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Old 11-30-2012, 09:52 PM   #1 (permalink)
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Default o2 sensor replacement comment

The check engine light came on, so I went by my mechanic. He plugged a little device in and said it is an o2 sensor going bad, but doesn't know which one without putting it on the big computer. There are at least 3. What he did is reset the engine warning light & said if it comes on again, call him for an appointment. He also said it was safe to drive if it comes on. I trust my mechanic been with him for years.

However, I have been reading conflicting information on the web. Some say you can go years without replacing an o2 sensor, others say to fix as soon as possible because it would cause damage to Catalytic converter(s). Also, some say you don't need an o2 sensor because the newer Catalytic converters don't need them.

I am going to go with his advice & wait to see if it comes on again.

Last edited by groze; 11-30-2012 at 09:54 PM.
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Old 11-30-2012, 10:16 PM   #2 (permalink)
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See if the light goes back on then take it to your local parts store and get it scanned. MAKE SURE you get the actual code (Pxxxx) and post it here. We can tell you which one it is and what the problem is. Knowing the code and not a generic "it's an o2 sensor" helps wth diagnosis cause a lot of mechanics resort to that when it can be something else and you needlessly spend money on parts and labor to have to do it again down the road to REALLY fix the problem.

You can also look up the code here.. http://www.taurusclub.com/forum/82-m...odes-list.html

As far as the going years without fixing it...... sure you can, BUT it can and will cause more problems in the long run. It's cheaper to replace a $50 o2 sensor than a $400 catalytic converter
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Old 12-01-2012, 12:53 AM   #3 (permalink)
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I deal with emissions and exhaust all the time.

O2 sensors are maintenance items. Running them as long as possible causes problems. It causes carbon build up, poor fuel economy, blocked EGR passages, pinging, etc. It is probably the #1 contributor to a failed catalytic converter. According to most O2 sensor manufacturers, O2 sensors are designed to last between 60,000 - 120,000 miles. The computer does not have a way to cross check the sensors for accuracy, so if the sensor starts to go bad, but still switches, the computer assumes it is accurate, and will do what it says until the limits of the adaptive strategy. The catalytic converter can be seriously damaged long before that every happens.

Anyone who says newer converters don't need them is smoking something questionable. If emissions were not important, then cars wouldn't even have O2 sensors. The catalytic converter requires and accurate O2 sensor to function correctly. There is no such thing as a converter that will work with a bad sensor.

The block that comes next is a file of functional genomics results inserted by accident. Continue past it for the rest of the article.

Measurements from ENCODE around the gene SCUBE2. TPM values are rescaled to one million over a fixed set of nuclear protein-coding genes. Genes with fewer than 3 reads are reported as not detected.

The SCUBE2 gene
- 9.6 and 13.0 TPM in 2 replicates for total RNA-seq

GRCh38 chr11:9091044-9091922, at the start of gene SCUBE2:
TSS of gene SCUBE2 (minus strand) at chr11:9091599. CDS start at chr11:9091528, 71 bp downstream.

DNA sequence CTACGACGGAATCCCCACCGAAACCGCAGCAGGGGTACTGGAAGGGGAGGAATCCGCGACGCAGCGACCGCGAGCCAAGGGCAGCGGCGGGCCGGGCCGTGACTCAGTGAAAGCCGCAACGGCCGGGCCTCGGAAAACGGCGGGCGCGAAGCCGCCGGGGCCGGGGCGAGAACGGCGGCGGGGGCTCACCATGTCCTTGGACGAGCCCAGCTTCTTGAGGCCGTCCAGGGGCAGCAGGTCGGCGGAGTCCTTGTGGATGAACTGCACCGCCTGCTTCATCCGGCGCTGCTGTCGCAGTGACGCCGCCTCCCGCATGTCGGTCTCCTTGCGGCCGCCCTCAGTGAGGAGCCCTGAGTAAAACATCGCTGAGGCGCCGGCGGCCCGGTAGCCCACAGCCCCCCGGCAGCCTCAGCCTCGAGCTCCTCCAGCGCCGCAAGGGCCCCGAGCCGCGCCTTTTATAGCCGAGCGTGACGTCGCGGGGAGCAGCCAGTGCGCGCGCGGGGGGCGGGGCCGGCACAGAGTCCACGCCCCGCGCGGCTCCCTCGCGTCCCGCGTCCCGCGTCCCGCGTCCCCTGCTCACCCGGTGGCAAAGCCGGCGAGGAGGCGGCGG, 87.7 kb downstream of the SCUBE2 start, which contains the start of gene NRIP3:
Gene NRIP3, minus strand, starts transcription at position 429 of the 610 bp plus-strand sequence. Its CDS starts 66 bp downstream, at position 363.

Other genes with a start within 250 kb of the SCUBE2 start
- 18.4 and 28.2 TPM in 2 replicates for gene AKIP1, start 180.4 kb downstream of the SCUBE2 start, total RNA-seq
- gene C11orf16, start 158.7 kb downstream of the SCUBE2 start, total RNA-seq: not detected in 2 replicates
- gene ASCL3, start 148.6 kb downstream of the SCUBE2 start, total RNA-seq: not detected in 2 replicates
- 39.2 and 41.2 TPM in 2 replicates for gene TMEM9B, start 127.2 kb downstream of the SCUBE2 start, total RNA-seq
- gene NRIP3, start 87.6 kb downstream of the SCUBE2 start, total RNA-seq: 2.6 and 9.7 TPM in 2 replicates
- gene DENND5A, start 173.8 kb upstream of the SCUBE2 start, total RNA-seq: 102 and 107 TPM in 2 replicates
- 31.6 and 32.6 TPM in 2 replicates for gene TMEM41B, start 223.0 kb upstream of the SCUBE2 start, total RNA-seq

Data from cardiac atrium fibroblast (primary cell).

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Old 12-01-2012, 02:36 AM   #4 (permalink)
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Upstream- replace immediately if old or faulty
Downstream- leave it alone.
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Old 12-01-2012, 07:38 AM   #5 (permalink)
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+++222^^^^ Change upstream without delay if possible. I found a pair of upstreams at RockAuto for $35 apiece. Made by NGK and branded as NTX. Fuel economy went up 3mpg in the first tank of gas. I changed both upstream and kept others for spares. The gas savings paid for the change~~
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Old 12-01-2012, 09:09 AM   #6 (permalink)
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ok need to read the O2's real time short term and long term... there are few sensors when age get to them will not toss a code O2's an TSP are two of the most common ones.... now O2's make sure no vacuum leaks or exhaust leaks .... when reading the scanner ST and lt should read +/- 0 @ running temp and idle ..... now about cheaper O2's remember you get what you pay for.... i rather pay more for the OEM then crap shoot on the aftermarkets when it comes to sensors .... as a Tech too many times they are not up to specs to start with ... or premature failure
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Old 12-01-2012, 11:44 AM   #7 (permalink)
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From reading (Not a car guy) the o2 sensors are under the car. This may be a dumb question. Can a rock, rough rail road track or a chuck hole damage or loosen the connection for the o2 senor?

Since the light has not come on again, do I need to worry about it? The reason, I am asking all this. Is the 2006 has less the 30,000 miles and it shouldn't be going bad-any recalls? The previous owner didn't drive it much. We got it so we wouldn't have to keep putting money into another car we had each month. We are now starting with this car. My mechanic also said it has a fuel pump going bad. Car drives fine. We didn't replace the pump.

Last edited by groze; 12-01-2012 at 11:50 AM.
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Old 12-01-2012, 12:02 PM   #8 (permalink)